Bringing learning to Syrian refugee children in Lebanon
By Miriam Azar
“A child in school is a child protected.” – UNICEF Representative in Lebanon Annamaria Laurini
BEIRUT, Lebanon, 10 January 2014 – Many of the younger children struggle to hold a pen. Some don’t know how; others have forgotten.
“This is the first time I have gone to school in two years,” says Hanaa, a Syrian refugee. She sits in the sand in the informal settlement in eastern Lebanon that she and her family call home. Hanaa has started attending ‘non-formal’ classes held on the settlement. She wants to be a teacher or a doctor, when she grows up.
Rafah is a young Syrian refugee. She also participates in the educational activities available in her settlement in Lebanon. She has impaired vision; in her home country, she attended a special school for the blind. She’s not got access to braille in the settlement, but she can continue learning through the activities. Rafah wants to teach, when she grows up.
Ghazi is a Syrian refugee sheltering with his family in Lebanon. His mother sends Ghazi and his brother to lessons “so they’ll be able to make something of themselves”, she says. For Ghazi, who has lost an eye, educational activities have brought him out of their home and given him something else to think about, friends – hope in a future. His mother says that, although he had gone quiet, Ghazi has now started speaking with other people again.
An education crisis
In the Syrian Arab Republic, nearly 2.3 million children have stopped attending school. In the region, more than 60 per cent of the 735,000 school-aged refugee children are not enrolled in school.
In Lebanon, fewer than 25 per cent of Syrian children are enrolled in public education. According to UNICEF Regional Director for the Middle East and North Africa Maria Calivis, “The biggest problem for a Syrian child in Lebanon is, no doubt, education.”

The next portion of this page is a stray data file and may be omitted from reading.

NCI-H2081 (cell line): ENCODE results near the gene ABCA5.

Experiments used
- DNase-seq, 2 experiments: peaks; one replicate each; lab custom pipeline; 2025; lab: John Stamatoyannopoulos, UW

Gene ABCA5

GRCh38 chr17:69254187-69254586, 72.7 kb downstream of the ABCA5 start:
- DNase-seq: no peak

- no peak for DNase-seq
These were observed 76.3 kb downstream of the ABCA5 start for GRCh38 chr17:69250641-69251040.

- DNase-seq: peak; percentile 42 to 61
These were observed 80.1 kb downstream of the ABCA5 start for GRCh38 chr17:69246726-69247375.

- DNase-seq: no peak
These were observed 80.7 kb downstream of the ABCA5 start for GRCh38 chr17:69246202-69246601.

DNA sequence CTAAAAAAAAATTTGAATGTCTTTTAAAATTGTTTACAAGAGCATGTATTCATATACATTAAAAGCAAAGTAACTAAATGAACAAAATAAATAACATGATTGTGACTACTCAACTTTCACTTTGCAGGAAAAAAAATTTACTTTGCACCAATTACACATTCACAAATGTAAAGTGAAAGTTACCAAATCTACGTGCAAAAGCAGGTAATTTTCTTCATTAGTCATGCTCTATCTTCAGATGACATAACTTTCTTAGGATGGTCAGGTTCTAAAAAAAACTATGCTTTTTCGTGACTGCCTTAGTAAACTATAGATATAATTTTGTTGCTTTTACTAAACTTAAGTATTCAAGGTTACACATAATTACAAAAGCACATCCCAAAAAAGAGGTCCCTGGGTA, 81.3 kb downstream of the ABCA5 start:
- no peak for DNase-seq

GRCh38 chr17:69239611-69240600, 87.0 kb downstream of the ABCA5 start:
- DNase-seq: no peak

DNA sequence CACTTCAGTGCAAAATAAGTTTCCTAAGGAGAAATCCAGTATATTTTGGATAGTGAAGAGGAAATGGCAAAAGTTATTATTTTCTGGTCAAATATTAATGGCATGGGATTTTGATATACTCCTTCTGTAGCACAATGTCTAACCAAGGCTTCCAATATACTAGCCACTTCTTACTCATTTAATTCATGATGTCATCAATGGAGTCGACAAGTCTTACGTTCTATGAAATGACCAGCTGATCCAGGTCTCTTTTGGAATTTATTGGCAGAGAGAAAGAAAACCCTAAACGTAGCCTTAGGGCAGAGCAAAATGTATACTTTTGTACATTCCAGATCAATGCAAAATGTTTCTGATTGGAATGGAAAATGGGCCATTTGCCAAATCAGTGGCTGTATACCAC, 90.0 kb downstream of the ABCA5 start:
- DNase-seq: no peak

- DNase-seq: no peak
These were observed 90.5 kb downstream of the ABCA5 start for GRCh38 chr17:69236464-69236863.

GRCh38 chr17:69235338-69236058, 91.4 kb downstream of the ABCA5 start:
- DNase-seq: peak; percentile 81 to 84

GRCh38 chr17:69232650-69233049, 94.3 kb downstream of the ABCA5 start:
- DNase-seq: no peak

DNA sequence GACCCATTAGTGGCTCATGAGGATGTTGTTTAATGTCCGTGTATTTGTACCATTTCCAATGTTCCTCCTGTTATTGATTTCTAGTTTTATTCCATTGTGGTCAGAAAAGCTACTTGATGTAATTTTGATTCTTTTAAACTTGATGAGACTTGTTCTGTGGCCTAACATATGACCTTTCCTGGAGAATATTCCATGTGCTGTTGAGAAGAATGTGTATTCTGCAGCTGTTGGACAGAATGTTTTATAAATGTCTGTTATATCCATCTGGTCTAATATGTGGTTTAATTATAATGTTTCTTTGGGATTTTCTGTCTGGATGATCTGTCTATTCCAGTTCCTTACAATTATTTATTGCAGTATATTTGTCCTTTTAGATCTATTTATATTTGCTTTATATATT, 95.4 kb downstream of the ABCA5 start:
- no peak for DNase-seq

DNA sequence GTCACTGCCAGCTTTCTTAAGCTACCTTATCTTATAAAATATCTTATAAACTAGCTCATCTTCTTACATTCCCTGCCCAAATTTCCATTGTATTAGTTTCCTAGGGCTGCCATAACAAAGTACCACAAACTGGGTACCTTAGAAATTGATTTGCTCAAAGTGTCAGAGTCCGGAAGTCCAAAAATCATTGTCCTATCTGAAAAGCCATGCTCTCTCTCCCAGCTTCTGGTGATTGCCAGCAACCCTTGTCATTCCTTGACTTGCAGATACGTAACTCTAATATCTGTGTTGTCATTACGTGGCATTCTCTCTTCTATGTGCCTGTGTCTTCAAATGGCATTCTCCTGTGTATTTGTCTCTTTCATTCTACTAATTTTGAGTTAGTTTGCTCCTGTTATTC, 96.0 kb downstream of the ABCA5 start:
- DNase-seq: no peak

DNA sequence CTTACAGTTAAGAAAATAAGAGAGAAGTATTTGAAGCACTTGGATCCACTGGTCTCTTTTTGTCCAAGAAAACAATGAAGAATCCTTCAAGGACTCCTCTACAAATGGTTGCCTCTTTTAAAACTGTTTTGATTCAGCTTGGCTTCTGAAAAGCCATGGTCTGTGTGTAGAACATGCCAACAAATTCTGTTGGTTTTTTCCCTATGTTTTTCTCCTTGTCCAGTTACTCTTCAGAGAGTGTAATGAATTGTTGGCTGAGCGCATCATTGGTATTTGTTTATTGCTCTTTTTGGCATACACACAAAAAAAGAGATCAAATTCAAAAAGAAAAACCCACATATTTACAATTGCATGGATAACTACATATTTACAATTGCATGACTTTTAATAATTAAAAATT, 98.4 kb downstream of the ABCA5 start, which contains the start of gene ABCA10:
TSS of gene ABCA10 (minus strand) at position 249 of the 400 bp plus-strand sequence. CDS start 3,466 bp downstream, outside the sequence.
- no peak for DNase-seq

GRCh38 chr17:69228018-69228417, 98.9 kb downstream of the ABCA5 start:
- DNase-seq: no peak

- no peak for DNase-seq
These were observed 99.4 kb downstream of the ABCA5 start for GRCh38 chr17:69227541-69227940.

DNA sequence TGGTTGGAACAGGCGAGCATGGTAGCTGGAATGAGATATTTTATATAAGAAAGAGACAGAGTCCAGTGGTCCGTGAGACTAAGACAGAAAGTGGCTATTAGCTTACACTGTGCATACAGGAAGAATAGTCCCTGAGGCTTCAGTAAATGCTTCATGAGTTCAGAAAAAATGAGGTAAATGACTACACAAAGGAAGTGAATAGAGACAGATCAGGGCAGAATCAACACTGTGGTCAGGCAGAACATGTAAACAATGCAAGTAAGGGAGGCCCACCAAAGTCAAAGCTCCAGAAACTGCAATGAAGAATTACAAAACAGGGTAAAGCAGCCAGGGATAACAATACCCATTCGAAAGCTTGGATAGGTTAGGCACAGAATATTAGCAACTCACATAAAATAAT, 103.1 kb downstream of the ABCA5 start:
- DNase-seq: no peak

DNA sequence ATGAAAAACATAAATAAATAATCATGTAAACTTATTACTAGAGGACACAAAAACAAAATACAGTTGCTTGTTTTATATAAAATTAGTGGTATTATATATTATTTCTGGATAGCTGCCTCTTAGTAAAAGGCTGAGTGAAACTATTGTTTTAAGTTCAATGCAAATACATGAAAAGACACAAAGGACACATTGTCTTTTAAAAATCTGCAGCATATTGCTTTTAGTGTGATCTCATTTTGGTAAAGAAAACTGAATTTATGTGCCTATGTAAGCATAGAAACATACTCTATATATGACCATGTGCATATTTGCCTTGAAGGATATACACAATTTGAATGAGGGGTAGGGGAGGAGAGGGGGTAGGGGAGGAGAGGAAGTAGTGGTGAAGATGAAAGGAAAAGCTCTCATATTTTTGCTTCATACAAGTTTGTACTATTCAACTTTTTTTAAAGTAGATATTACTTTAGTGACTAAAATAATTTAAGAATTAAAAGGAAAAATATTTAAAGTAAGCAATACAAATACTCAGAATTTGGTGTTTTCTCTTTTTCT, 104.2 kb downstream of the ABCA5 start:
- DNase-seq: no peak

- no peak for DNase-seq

Most Syrian refugee children have been out of school for one to two years, like Hanaa was. For them, being out of school means the risk of exploitation and abuse increases, while the prospects for a better future diminish. The lingering conflict in their home country is jeopardizing a whole generation of children.
But the barriers to these children’s education are many. The costs of transportation and tuition may be too great for families to bear. In Lebanon, some school subjects are taught in English and French, languages Syrian children may not speak. Syrian parents may be reluctant to send their children to school out of concern for their safety.
The schools, themselves, are straining. “The public schools are crowded and lack sufficient space to accommodate the large numbers of Syrian refugees,” says Ms. Calivis.
Bringing Syrian children back to school
Last year, the Ministry of Education and Higher Education, in collaboration with humanitarian actors, enabled about 30,000 Syrian children to enroll in the public school system. Another 45,000 vulnerable children – among them Syrians, Lebanese returnees and children from vulnerable Lebanese populations – accessed non-formal education.
This school year, the Ministry will accommodate another 90,000 children into the public system, with support from the international community.
Bringing school to Syrian children
Opening second shifts in public schools has helped to accommodate more and more children into the system. But, there is still an acute need for alternative schooling. Like Hanaa, Rafah and Ghazi, some 500,000 Syrian children will need to access education outside the formal system.
UNICEF and its partners, among them local NGOs Beyond and Sawa, have been scaling up non-formal education initiatives to accommodate children who have not been absorbed in the public school system. One initiative has been to bring non-formal education to tented settlements like Hanaa’s and Rafah’s. Through the classes, the most vulnerable children are able to learn and play together, and receive psychosocial support in a safe environment.
One teacher working for Sawa at an informal tent settlement talks about the changes he’s seen in children since the sessions began. Following the violence that children witness or experience, they can play out their severe distress by being aggressive with each other. Through the non-formal education, which includes psychosocial support and recreational activities, vulnerable children learn how to cope with their experiences and behave with each other.
“Recently, we’ve seen huge differences,” says the teacher. “They’ve stopped hitting each other, they are friends and things are getting better.”
“Education is the only way to break the vicious cycle of poverty and give back hope,” says Ms. Laurini
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